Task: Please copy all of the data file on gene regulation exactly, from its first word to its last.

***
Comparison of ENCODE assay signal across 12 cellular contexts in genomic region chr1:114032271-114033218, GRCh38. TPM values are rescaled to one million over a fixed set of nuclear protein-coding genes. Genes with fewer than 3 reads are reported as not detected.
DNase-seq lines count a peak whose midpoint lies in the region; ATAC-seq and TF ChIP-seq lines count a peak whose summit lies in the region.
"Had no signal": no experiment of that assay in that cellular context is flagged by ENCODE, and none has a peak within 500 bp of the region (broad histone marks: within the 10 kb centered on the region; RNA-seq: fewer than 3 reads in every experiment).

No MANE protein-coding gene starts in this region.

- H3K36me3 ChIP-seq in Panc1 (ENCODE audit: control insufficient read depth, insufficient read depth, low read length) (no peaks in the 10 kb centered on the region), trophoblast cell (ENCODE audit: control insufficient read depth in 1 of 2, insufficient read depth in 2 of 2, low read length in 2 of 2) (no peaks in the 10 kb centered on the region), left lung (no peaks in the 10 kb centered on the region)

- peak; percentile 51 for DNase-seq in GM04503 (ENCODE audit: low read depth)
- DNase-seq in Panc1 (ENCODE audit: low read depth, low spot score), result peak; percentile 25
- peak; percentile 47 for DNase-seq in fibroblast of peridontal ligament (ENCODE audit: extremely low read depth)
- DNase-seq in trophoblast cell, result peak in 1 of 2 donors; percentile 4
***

Comparison of ENCODE assay signal across 12 cellular contexts in genomic region chr1:114032271-114033218, GRCh38. TPM values are rescaled to one million over a fixed set of nuclear protein-coding genes. Genes with fewer than 3 reads are reported as not detected.
DNase-seq lines count a peak whose midpoint lies in the region; ATAC-seq and TF ChIP-seq lines count a peak whose summit lies in the region.
"Had no signal": no experiment of that assay in that cellular context is flagged by ENCODE, and none has a peak within 500 bp of the region (broad histone marks: within the 10 kb centered on the region; RNA-seq: fewer than 3 reads in every experiment).

No MANE protein-coding gene starts in this region.

- H3K36me3 ChIP-seq in Panc1 (ENCODE audit: control insufficient read depth, insufficient read depth, low read length) (no peaks in the 10 kb centered on the region), trophoblast cell (ENCODE audit: control insufficient read depth in 1 of 2, insufficient read depth in 2 of 2, low read length in 2 of 2) (no peaks in the 10 kb centered on the region), left lung (no peaks in the 10 kb centered on the region)

- peak; percentile 51 for DNase-seq in GM04503 (ENCODE audit: low read depth)
- DNase-seq in Panc1 (ENCODE audit: low read depth, low spot score), result peak; percentile 25
- peak; percentile 47 for DNase-seq in fibroblast of peridontal ligament (ENCODE audit: extremely low read depth)
- DNase-seq in trophoblast cell, result peak in 1 of 2 donors; percentile 4